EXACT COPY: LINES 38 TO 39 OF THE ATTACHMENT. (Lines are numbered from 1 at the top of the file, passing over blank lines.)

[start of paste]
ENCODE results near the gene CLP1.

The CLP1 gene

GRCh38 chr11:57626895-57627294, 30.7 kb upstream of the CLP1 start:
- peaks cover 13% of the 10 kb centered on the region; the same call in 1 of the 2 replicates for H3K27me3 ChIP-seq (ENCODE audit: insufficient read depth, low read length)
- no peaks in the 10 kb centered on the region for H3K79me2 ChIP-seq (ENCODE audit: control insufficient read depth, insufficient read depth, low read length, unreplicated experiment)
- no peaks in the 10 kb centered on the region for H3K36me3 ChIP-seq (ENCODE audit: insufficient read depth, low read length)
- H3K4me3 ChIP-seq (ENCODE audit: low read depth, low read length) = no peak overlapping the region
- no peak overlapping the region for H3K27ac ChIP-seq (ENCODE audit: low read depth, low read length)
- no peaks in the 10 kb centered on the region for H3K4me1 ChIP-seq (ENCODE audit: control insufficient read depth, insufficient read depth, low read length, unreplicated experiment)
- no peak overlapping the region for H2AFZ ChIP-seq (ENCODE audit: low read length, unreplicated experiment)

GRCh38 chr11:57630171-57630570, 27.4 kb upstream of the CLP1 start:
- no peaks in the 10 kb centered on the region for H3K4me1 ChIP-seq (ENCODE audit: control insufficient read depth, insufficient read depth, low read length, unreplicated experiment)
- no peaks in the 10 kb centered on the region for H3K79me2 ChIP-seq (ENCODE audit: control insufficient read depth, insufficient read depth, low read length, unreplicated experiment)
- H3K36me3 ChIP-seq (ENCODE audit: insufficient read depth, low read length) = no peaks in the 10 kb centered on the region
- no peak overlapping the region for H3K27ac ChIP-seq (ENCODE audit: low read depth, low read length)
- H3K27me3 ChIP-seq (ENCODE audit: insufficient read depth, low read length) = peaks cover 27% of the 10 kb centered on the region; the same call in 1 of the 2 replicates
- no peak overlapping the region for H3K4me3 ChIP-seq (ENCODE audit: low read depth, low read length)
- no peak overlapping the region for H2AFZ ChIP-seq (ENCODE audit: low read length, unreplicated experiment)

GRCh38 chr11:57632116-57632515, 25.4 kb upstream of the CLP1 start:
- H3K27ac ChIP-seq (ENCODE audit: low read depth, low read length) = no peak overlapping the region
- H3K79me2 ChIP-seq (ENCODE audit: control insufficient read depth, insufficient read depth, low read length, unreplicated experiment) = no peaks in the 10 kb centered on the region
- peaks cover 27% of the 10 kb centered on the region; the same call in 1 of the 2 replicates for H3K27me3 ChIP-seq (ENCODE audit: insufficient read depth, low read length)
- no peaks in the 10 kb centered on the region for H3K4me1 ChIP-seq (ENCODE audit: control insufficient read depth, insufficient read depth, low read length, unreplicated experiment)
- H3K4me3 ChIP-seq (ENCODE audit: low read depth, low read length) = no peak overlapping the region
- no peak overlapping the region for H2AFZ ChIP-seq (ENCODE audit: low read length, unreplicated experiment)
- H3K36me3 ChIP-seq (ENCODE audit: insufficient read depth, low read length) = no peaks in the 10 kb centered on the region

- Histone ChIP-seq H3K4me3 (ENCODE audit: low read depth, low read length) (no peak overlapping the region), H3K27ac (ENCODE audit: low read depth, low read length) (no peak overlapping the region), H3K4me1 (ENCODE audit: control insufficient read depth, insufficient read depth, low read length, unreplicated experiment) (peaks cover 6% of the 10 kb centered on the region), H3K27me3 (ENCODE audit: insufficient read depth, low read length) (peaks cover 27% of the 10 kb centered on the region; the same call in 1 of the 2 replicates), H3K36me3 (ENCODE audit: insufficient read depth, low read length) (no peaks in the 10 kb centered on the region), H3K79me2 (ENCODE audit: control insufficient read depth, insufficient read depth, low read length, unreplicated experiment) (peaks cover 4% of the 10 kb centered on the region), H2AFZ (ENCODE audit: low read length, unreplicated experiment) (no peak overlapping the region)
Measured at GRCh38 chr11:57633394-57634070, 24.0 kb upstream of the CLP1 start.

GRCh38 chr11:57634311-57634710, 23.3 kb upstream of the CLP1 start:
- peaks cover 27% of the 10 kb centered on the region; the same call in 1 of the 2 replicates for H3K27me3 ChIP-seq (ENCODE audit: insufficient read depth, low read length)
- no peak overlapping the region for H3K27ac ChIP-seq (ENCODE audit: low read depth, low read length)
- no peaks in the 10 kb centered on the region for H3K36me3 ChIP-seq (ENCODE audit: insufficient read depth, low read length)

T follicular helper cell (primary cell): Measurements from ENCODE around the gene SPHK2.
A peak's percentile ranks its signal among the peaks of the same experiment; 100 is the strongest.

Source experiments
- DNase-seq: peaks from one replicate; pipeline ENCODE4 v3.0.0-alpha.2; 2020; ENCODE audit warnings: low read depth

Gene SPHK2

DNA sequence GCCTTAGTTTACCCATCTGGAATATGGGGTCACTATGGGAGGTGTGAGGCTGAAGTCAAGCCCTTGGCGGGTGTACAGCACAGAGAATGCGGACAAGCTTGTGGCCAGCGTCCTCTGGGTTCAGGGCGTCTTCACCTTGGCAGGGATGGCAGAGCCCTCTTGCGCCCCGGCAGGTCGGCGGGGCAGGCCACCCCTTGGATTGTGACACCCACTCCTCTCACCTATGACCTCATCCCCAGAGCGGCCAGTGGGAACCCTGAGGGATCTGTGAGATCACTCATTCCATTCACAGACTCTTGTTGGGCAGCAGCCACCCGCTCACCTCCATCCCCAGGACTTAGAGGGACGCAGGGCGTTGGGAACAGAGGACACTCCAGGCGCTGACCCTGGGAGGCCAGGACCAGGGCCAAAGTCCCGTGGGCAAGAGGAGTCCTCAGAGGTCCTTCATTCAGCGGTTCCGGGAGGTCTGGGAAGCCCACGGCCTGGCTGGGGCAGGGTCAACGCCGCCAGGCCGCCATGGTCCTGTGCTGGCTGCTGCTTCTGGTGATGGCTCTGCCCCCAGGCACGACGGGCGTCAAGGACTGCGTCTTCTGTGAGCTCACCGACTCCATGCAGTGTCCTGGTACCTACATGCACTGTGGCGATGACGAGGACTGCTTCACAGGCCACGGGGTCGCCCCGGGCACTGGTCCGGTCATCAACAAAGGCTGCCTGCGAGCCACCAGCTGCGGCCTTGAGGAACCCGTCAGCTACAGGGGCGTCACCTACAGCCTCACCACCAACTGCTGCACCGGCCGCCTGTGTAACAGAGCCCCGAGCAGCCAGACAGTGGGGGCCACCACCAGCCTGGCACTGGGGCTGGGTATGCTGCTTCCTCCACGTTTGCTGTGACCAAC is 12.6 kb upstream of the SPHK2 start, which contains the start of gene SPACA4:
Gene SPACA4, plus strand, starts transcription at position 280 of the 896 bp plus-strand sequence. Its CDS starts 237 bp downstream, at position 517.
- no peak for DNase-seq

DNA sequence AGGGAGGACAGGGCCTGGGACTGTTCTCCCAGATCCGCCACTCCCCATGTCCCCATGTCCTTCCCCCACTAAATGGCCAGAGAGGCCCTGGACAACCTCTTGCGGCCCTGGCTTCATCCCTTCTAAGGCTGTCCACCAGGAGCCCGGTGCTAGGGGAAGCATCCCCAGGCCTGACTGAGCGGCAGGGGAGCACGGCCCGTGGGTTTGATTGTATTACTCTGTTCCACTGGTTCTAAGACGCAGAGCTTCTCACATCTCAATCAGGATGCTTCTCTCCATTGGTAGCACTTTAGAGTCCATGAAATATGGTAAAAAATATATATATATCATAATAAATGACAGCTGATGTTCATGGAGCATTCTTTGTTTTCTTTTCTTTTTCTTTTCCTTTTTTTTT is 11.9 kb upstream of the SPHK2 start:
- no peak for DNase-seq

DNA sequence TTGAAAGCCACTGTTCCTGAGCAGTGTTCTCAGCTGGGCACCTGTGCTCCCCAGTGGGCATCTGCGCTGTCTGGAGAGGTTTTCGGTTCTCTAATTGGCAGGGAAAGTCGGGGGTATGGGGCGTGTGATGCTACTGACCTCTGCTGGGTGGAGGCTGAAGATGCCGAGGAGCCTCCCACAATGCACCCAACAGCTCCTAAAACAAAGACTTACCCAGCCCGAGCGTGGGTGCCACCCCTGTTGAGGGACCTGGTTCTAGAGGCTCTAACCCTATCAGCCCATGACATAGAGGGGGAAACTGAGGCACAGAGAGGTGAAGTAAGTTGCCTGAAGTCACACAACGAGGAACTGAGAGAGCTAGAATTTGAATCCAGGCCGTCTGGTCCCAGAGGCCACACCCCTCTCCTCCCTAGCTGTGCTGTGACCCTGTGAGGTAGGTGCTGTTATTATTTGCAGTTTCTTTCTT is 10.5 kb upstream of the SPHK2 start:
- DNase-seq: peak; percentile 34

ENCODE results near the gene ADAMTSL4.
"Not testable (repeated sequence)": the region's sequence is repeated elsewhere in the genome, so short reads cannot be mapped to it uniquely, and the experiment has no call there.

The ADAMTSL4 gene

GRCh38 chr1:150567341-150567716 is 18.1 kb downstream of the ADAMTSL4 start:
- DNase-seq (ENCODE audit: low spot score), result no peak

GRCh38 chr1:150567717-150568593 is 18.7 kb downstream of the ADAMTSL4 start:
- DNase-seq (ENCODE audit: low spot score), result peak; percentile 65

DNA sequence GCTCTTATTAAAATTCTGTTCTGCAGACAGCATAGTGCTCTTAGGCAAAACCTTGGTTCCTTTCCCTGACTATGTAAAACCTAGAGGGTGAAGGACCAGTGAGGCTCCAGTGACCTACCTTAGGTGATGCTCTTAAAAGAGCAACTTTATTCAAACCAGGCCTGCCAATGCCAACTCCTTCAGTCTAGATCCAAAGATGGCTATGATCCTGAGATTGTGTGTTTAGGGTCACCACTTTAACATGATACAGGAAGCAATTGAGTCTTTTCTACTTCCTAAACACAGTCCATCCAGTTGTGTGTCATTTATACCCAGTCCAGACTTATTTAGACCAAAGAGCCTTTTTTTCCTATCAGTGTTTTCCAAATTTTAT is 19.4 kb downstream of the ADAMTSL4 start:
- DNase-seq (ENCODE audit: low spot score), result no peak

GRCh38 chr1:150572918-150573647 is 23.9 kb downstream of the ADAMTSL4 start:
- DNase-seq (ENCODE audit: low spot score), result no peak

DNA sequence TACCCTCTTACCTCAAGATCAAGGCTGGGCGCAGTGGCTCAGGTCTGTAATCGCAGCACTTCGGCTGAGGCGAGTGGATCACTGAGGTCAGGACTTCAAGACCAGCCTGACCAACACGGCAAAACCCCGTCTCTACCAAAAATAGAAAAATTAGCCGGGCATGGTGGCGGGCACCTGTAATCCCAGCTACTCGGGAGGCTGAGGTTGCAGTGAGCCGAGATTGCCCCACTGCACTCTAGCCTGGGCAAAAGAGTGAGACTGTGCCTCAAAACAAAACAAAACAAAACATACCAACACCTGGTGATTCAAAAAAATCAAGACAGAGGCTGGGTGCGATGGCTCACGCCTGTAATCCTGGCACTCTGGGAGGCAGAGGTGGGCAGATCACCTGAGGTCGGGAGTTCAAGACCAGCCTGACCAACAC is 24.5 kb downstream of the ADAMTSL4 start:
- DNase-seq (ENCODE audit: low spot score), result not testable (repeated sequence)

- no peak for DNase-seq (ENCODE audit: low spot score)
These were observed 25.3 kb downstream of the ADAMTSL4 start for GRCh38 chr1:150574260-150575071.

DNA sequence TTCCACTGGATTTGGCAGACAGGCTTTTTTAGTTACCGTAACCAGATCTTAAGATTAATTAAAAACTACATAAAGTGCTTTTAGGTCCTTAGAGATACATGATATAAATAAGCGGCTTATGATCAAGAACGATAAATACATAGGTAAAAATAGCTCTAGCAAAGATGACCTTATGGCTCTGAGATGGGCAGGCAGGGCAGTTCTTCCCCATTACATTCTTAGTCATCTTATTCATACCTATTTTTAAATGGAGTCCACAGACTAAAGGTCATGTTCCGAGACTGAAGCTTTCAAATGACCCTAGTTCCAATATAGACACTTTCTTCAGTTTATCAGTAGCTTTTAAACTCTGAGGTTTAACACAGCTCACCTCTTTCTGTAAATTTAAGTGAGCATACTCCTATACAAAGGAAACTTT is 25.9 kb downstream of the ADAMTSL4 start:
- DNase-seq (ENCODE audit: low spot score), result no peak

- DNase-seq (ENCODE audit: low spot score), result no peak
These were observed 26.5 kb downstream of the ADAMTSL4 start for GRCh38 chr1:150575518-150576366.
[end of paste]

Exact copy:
DNA sequence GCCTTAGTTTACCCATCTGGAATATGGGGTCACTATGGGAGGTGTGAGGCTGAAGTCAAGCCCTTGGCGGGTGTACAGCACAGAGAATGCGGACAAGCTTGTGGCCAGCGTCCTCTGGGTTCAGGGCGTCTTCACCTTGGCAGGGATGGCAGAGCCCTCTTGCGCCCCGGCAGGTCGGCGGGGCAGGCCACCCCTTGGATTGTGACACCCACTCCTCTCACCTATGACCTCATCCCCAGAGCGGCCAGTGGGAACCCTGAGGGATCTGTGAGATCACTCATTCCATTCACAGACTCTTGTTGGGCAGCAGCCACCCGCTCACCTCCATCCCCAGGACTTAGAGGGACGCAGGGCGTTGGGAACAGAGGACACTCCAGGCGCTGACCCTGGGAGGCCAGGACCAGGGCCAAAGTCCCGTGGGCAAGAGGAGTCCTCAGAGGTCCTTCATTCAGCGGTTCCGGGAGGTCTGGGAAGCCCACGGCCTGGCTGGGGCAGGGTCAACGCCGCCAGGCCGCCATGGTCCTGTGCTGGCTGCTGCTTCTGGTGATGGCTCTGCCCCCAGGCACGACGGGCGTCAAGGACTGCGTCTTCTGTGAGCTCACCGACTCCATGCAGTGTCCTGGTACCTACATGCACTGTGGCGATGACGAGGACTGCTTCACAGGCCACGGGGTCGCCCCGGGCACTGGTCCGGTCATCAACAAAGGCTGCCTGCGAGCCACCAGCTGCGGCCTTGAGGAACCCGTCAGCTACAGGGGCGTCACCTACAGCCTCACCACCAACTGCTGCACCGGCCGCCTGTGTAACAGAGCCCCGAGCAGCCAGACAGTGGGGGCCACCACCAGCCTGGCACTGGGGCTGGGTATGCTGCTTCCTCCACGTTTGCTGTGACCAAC is 12.6 kb upstream of the SPHK2 start, which contains the start of gene SPACA4:
Gene SPACA4, plus strand, starts transcription at position 280 of the 896 bp plus-strand sequence. Its CDS starts 237 bp downstream, at position 517.